In a significant agreement between Yawuru and the Indigenous Land Corporation (ILC) land title to more than 276,000 hectares, comprising Roebuck Plains Station, Roebuck Export Depot special lease and freehold title to the OTC Dampier block is being transferred to Yawuru ownership. The land package is collectively valued at more than $15 million dollars.
Yawuru leader and Chairman of Nyamba Buru Yawuru Ltd, Mr Patrick Dodson, described the transfer of title to these properties as “a momentous milestone in our journey to rebuild the Yawuru nation. It is the end of a long and at times difficult story to own Roebuck Plains Station but it is the beginning of a new and exciting story of innovative development and management in partnership with the ILC.”
Roebuck Plains Station was purchased on behalf of Yawuru people by the ILC in 1999 and in 2006 questions regarding traditional ownership were resolved when the Federal Court determined that the whole of Roebuck Plains station was exclusive possession Yawuru native title.
Formal negotiations between Yawuru and the ILC have taken place over the past two years and have concluded in an agreement to divest the property to Yawuru.
ILC Chairperson Dr Dawn Casey said the ILC and NBY partnership is an example of how organisations can come together to achieve mutually beneficial outcomes on Indigenous held land.
“Today’s celebration represents the beginning of an expanded, long-term relationship with Yawuru which will encompass a host of opportunities that aim to balance protection of country and cultural and social enhancement with the generation of economic benefits,” Dr Casey said.
The transfer of the properties will involve an ongoing partnership between Yawuru and the ILC with respect to;
- The sub leasing of the cattle operations to the ILC for 15 years
- Income security to Yawuru through commercial rent of land for the cattle production
- A discrete lease arrangement for the export cattle yards facility
- Financial support for Yawuru to manage ecological and cultural significant area of Roebuck Plains through an Indigenous Protected Area (IPA)
- Processes for agreement over Yawuru use of Roebuck plains for Yawuru cultural/ecological management, tourism and horticulture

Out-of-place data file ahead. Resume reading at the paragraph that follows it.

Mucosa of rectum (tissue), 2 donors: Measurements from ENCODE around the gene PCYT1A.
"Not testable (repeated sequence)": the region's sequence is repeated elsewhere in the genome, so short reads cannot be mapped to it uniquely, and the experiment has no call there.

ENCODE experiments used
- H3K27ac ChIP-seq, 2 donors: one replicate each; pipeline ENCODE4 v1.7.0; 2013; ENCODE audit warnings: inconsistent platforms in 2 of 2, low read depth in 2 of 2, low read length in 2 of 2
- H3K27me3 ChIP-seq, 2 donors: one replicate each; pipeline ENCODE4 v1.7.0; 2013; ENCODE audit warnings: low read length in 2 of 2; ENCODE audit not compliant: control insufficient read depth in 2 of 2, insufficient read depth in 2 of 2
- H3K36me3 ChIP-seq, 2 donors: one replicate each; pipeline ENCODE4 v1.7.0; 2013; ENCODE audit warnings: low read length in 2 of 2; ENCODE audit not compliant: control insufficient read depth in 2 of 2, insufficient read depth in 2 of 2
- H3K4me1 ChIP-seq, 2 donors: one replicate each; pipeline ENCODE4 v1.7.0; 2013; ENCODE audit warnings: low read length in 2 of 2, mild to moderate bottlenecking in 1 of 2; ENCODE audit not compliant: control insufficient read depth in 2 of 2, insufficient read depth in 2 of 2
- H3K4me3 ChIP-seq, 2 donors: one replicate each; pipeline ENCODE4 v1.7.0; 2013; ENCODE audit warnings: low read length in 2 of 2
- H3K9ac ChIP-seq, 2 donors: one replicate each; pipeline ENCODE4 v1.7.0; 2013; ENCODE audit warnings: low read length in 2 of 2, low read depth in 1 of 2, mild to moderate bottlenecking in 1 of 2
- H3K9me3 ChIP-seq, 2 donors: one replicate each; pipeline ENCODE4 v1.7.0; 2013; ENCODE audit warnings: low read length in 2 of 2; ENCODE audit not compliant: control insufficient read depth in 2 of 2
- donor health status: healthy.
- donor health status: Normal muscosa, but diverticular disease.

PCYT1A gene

Mr Dodson says “the divestment agreement and partnership will bring huge benefits to Yawuru and the regional economy through local employment in cattle production, land management and tourism. Our partnership with the ILC and other partners such as scientists means that we can build a globally recognised management regime of an interconnected marine and terrestrial environment that will incorporate one of the most productive cattle stations in northern Australia, a United Nations RAMSAR listed wetlands site, an Indigenous Protected Area and a soon to be gazetted jointly managed Yawuru Conservation Estate.
The divestment of these properties to Yawuru highlights the fundamental importance of native title; producing cultural, social and economic dividends for the Yawuru and broader community.”
Since the Global Agreement was registered on 6 August 2010, Yawuru have built an organisational capacity through their Nyamba Buru Yawuru company structure. Across this structure there are now 76 staff, 49 of whom are Yawuru people, many of whom are employed on a part time and casual basis on language revitalisation, land management and cultural activities. The Yawuru organisational structure reflects the features and underlying philosophy of the Yawuru Global Agreement. Yawuru and non Yawuru people have been recruited for their expertise and potential to undertake various roles and responsibilities including; supporting Yawuru decision making, managing Yawuru Country, providing a range of programs and services to assist and strengthen our community, property development, Yawuru language services, managing third party development applications on Yawuru Country, communications, financial management, investment and commercial development and community and individual capacity building.A fundamental part of Yawuru’s organisational responsibility is to constantly engage the Yawuru community in each aspect of Yawuru’s work. This is done through community forums, local indigenous radio, community consultation, newsletters, social events, and use of cultural advisors and monitors.
Roebuck Plains Station and ILC Background
The Indigenous Land Corporation was established by Commonwealth statute in 1995 as a response by the Australian nation to the recognition of native title rights in Australian law. The ILC purchased Roebuck Plains Station in 1999 for the benefit of Yawuru traditional owners. Situated on rich marine floodplain and supporting a herd of some 20,000 head of cattle, the station is highly profitable and strategically located for the export market. The Station is part of the ILC’s Integrated West Kimberley Cattle Business which incorporates Myroodah Station on Nyikina-Mangala country and the Roebuck Export Deport. The integrated businesses aim to maximise Indigenous training and employment opportunities and last year employed 55 Indigenous workers. The ILC’s successful Training to Employment Programme provides live-in training facilities at Roebuck Plains and Myroodah stations and guarantees an employment position for Indigenous trainees upon completion. In 2013-14 the Roebuck Export Depot saw 60,000 head of cattle through the facility destined for international markets.
Media contact: Claire Muntinga 0429 373 348
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